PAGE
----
We get it: It can be easy to be suspicious when someone is trying to tell you how to spend your money. Your financial life feels private. We understand it! Plus, you may have some economic expertise in your wealth of knowledge. That’s great, but a different set of eyes – professional ones – may be all you need to sail in the right direction.

Preparing for the next chapter

Maybe you’re helping a child prepare for college or your retirement is just around the corner. Your financial advisor wants to do what they can to help you make the best decisions for your future. Even situations like family inheritance can be daunting. It can be a good thing to have an advisor to help clear the fog around investment assets.

Make sure you hire the right person for your situation. The qualities of a pension advisor may not be the same as someone who helps you or your child with further education.

Why Hire a Financial Advisor to Help You With Your Retirement? As you enter the next phase of your life, the previous one comes to an end. Making sure all of your past debts, assets, long-term care needs, and various bills are in order is an overwhelming task for one person.

Likewise, many of the same circumstances may apply when preparing for continuing education. Attending school usually invites debt acclamation and other expenses. No matter how organized you are, some things will undoubtedly fall through the basket. Better to be safe than sorry.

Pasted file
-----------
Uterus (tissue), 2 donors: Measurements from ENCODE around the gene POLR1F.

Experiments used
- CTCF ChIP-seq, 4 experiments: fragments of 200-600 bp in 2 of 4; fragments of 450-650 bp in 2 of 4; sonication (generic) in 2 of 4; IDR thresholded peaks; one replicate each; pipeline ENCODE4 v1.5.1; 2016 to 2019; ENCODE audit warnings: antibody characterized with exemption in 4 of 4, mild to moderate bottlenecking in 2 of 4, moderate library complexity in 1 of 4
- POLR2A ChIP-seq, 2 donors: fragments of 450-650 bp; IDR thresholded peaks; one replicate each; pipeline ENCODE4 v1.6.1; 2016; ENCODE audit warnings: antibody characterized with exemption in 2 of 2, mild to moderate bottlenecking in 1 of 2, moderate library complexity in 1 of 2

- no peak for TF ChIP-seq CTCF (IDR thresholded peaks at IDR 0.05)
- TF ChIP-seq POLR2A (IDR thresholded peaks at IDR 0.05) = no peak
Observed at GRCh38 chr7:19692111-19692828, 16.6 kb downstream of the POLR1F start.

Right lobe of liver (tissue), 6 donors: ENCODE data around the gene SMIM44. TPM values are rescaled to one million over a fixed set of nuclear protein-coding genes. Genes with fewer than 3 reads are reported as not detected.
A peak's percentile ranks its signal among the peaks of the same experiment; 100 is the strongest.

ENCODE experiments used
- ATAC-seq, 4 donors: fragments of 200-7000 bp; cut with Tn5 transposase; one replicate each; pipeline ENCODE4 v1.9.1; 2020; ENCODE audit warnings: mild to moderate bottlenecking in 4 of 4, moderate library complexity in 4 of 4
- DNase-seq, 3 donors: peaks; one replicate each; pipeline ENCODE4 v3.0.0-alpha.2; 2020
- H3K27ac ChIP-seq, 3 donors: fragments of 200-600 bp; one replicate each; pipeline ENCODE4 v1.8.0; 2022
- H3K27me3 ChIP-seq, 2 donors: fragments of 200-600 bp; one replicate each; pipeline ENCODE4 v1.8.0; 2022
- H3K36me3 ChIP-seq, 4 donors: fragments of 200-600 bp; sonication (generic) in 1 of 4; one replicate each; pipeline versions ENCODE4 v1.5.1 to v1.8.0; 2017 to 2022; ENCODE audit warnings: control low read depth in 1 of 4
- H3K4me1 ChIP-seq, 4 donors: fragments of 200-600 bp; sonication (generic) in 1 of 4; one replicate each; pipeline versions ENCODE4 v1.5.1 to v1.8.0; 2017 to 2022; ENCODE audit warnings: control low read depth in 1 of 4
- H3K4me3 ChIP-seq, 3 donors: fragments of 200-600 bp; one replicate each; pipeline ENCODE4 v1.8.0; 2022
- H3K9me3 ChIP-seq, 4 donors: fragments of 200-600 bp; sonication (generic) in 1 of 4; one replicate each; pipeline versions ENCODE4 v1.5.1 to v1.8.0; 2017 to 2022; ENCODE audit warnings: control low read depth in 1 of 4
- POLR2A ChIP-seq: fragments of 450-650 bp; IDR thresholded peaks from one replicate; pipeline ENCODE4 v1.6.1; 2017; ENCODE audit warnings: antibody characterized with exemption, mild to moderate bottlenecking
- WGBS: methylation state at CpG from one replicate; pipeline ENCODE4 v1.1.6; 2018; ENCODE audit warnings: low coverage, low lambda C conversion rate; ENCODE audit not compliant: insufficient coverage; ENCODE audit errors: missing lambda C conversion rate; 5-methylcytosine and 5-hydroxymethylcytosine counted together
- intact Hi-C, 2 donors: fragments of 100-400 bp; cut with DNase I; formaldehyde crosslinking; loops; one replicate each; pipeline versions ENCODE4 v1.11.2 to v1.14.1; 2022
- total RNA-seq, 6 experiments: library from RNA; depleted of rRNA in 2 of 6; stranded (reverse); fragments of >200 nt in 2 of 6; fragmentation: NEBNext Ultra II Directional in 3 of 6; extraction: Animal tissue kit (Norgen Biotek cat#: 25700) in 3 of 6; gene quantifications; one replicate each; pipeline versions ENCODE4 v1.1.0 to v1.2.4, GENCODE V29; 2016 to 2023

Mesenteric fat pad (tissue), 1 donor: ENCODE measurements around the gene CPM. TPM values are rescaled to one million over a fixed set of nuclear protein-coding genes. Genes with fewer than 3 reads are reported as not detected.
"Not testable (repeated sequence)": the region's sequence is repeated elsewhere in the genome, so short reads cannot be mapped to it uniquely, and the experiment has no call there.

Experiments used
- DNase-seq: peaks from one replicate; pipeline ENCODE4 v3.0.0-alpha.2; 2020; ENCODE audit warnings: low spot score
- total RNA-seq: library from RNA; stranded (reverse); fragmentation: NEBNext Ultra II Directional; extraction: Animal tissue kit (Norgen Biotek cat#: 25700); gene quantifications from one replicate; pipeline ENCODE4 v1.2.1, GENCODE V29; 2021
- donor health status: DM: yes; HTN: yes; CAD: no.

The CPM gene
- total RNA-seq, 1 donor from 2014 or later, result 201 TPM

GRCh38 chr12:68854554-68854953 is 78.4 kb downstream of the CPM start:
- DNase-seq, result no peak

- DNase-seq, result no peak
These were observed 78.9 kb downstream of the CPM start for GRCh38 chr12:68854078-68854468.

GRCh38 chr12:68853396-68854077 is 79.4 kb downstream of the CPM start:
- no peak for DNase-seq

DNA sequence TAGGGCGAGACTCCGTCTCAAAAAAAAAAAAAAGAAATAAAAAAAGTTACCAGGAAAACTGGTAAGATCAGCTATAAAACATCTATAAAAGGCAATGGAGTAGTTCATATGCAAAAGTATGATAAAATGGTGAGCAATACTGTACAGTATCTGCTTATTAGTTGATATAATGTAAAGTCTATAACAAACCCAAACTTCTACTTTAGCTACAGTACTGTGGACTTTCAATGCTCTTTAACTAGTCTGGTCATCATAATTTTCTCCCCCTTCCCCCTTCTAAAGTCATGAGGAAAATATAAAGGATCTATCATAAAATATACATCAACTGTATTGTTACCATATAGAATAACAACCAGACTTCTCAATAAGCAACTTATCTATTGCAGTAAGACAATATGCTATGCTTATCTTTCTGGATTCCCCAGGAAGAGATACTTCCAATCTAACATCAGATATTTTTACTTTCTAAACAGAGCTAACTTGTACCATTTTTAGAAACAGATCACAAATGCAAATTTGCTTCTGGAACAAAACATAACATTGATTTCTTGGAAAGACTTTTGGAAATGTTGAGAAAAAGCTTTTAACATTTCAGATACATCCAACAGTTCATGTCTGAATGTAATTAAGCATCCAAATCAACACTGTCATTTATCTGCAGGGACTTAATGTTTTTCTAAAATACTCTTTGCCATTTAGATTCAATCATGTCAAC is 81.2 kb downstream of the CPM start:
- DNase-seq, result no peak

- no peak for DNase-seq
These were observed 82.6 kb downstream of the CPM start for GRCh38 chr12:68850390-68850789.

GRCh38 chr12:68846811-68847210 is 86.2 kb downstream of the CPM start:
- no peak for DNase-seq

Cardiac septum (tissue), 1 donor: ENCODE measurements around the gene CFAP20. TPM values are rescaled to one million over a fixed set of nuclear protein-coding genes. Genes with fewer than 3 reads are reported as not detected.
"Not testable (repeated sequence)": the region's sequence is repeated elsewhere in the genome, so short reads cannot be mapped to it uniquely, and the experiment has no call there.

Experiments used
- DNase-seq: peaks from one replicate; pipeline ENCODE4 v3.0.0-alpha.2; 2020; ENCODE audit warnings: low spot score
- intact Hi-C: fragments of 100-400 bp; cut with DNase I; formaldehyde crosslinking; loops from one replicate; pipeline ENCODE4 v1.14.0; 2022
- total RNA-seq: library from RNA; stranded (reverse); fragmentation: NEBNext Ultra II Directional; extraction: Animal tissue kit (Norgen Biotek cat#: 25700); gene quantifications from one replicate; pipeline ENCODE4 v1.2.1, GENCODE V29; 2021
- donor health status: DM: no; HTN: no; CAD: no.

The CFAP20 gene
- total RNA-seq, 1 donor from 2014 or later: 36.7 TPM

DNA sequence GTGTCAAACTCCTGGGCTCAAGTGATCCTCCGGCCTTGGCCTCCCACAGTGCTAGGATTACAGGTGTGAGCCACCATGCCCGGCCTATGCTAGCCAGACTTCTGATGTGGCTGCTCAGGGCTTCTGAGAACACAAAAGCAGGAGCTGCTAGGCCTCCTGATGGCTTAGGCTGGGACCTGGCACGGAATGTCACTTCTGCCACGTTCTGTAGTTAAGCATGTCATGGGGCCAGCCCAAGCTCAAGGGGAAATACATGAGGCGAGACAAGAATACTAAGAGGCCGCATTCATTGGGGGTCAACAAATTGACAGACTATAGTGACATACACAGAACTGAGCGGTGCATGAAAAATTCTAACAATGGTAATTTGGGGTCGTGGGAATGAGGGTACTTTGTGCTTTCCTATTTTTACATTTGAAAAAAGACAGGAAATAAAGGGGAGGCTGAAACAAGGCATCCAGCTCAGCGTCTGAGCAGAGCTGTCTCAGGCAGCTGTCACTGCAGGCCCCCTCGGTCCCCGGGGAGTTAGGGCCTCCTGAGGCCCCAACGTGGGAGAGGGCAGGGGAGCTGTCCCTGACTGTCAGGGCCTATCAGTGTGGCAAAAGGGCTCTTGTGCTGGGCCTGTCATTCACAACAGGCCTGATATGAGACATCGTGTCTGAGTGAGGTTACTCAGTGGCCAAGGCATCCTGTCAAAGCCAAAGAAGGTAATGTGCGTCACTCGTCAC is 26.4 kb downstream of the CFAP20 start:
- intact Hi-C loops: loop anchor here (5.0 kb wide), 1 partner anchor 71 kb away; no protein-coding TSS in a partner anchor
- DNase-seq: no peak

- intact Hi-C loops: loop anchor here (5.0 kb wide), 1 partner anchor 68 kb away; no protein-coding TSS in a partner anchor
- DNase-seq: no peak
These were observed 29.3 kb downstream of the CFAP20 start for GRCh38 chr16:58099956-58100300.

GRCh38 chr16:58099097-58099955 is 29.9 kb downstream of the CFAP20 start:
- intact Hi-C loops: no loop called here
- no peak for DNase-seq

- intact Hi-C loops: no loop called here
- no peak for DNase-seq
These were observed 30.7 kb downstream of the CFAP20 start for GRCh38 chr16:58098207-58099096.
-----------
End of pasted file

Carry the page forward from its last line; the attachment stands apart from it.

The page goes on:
So you’ve decided you want to take the next step and find a financial advisor! You have the . answered why and when but now it’s time to get the . to answer WHO. There are a number of different certifications and exams that counselors can take. The main types of financial advisors are the following.

Investment advisor

Registered investment advisors (RIAs) manage portfolios and provide a strategy based on your investment portfolio and financial goals. They can help you understand how investing builds your wealth and they know which investment accounts to recommend.

Certified Financial Planner

Certified financial planners (CFP) look at the bigger picture and deal with complexity with ease. They consider your retirement savings, emergency savings, monthly budget, lifestyle aspirations, and insurance needs to create a plan and advice specific to you.

Asset manager

Wealth managers typically work with the wealthy. They serve the same holistic purpose as CFPs, but they also specialize in estate planning, accounting, and philanthropic decisions.

Robo Advisor

Robo-advisors are becoming more and more popular to make it easier for people to invest, especially with financial apps. They create automated portfolio recommendations for you based on your answers to questions about risk tolerance, financial goals, and timeline. If you want moderate to minimal human intervention, this is the route to take.

Having certified, professional advice does not mean that you are unable to manage your own money. In any case, rest assured that seeking the help you need is a sign that you recognize the benefits of licensed assistants leading you toward your ultimate goals.

It doesn’t matter if you are seeking financial independence, have experienced a sudden change in your life, are overwhelmed by a mountain of debt or are planning the next chapter of your life. No matter how comfortable or uncomfortable you feel managing your own finances, it can’t hurt to talk to someone to make sure you’re on the right track.

More about financial planning from Pyjama People